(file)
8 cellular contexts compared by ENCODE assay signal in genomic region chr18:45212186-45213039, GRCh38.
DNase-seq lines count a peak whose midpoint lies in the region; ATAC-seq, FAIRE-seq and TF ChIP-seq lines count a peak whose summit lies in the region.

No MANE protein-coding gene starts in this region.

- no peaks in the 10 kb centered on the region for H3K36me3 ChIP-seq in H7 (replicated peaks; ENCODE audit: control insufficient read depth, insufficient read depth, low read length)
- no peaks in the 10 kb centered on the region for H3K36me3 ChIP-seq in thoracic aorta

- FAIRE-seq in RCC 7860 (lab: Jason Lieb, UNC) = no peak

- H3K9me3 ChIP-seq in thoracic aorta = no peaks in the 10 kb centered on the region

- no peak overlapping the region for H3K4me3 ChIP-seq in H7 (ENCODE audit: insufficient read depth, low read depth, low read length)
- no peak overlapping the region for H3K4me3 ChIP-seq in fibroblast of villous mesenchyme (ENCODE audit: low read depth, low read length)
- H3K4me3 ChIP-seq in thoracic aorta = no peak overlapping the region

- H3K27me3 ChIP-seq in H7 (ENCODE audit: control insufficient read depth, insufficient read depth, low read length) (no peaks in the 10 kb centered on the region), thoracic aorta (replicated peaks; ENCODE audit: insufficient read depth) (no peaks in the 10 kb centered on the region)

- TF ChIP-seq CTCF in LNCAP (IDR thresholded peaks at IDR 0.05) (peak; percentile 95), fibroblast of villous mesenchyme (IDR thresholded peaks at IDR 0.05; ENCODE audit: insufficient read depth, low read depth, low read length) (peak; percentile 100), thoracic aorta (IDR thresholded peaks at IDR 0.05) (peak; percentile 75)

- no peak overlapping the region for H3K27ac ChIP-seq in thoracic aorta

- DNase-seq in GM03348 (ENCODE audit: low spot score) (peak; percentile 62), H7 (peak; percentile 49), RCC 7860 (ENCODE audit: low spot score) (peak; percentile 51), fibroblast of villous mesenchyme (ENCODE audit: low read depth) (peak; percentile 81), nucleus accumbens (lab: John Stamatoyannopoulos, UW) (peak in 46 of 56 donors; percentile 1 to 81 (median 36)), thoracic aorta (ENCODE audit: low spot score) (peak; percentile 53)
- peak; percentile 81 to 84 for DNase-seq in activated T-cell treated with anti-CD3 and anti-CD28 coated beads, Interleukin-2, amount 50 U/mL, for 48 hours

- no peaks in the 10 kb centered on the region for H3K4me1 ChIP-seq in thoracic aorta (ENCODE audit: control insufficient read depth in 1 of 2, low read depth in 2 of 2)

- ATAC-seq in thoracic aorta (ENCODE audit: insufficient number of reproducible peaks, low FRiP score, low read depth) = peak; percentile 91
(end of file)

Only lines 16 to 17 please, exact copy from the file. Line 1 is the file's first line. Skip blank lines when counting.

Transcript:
- no peaks in the 10 kb centered on the region for H3K4me1 ChIP-seq in thoracic aorta (ENCODE audit: control insufficient read depth in 1 of 2, low read depth in 2 of 2)

- ATAC-seq in thoracic aorta (ENCODE audit: insufficient number of reproducible peaks, low FRiP score, low read depth) = peak; percentile 91